Charlotte’s Castle (Review)

Here in Vancouver, we have a housing crisis. There’s a lot of issues wrong with proper housing in this province, just ask my own mother. She could give some details about BC Housing and its flaws. But over in Toronto it’s another big issue over one particular building. Welcome to Charlotte’s Castle. It’s not a real castle, otherwise younger me would’ve bought it for that gold-digger who flirted with me years ago. It’s called Charlotte’s Castle because it’s a big ol’ building with the most luxurious design as well as apartments being the size of houses, and one of the residents living there is Charlotte Mickie who has a lot of great things there. Other residents in the apartments include Bobbi Speck, Neil MacDonald, Rodolfo Moseres, Dandi Maestre, former building superintendent Magda Kubik, and even former tenants as well as people who studied historic details of the building like Shawn Micallef, a journalist. 

So it starts out as a tour of the building showing it as one of the greatest though also most expensive places to live. Things were all good for everyone who planned to live there forever until one day, a dutch company called Prowinko bought the building and had plans to renovict everything. Huh boy. I know one family who went through similar issues with their landlords at one point, though one particular member of that family is slowly getting their disturbing nature revealed by backstabbers and ex-friends. Please don’t ask how I know about that, let’s get back to the documentary.

Prowinko has already made elaborate plans such as one of the tallest modern glass skyscrapers in Toronto, and one of their big plans was to take what was already a building with big condos and convert into one gigantic building, a shoddy McMansion if you will. Prowinko’s Managing Director Benjamin Rekers talks about things from his perspective too showing some of the elaborate renovations in the process. This comes as a shock to the residents who never heard about Prowinko until the purchase, and it sets them on edge. Everyone shares their stories and experiences, and what did they plan to do? Charlotte made the plan to round as many different people to fight against these renovations so she and her neighbours could still have a place to live. After all there’s only so much they can put up with given the noise happening. Living across the street from a demolition site myself, I can relate. Once the company had removed a few ancient heritage windows, Charlotte took action and called the Toronto Heritage Preservation Services to make Prowinko grind to a halt. As the neighbours come together in an alliance, they do research and become activists in Spadina to stop new developments. But will this building ever be designated as a heritage building after all those renovations?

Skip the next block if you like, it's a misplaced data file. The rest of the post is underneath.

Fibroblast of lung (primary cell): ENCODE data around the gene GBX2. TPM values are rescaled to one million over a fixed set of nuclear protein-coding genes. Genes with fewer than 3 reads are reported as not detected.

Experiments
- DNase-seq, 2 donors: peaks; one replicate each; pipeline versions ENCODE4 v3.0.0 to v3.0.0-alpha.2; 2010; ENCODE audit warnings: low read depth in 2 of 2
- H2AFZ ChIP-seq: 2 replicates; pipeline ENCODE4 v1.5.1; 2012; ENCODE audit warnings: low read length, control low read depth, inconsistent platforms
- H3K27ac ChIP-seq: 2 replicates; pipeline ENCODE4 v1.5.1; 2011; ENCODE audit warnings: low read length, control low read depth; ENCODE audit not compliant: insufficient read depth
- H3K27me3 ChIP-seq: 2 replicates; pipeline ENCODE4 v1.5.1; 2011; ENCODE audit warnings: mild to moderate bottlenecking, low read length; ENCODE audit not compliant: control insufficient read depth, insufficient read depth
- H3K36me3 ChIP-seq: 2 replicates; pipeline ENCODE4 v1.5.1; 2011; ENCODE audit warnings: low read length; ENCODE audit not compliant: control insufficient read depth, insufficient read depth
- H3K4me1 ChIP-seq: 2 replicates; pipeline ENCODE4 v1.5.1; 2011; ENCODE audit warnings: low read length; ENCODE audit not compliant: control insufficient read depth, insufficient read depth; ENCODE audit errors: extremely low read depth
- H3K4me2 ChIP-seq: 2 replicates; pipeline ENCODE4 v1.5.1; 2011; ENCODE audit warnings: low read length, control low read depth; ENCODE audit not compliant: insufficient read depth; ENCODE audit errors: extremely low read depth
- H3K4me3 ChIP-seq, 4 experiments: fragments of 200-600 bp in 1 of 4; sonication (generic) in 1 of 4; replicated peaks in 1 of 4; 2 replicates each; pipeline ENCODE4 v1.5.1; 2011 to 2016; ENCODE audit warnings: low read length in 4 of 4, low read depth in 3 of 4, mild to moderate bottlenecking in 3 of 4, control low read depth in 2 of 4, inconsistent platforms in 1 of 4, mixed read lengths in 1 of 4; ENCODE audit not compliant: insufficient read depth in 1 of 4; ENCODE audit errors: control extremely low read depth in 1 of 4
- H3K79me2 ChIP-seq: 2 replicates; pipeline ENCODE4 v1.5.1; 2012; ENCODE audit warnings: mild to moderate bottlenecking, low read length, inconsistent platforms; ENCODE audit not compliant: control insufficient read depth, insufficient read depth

However, this documentary doesn’t only focus on the fight, it talks about history of the building as it reveals Sir Henry Pellatt used to live there until he lost a lot of money from the city of Toronto taxing him hard and the fact that the hydroelectric system was made public. The residents talk about the really old fashioned elevator, how Charlotte worked as a sales agent for Independent movies and Bobbi did some activism in her younger years. They even go further into saying how many Canadian artists lived there too. 

Jamie Kastner got some great stories out of everyone from so many different sides. People who helped save the building and those who renovated it as well. Jamie was not afraid to ask some of the most intense questions from what went wrong during renovations to the conflicts between the residents and Prowinko. It was also a thrill to see both the design of the house and the lives of people who lived there for both and short durations of time. It’s a documentary that provides so much detail about both the past and present about an ancient building in Toronto. Who knows what the future holds for that building, but I hope it stays for centuries.



Charlotte’s Castle may have had a short quick theatrical run, but it’s available to see on Youtube as well. Much more to check out there compared to this review.

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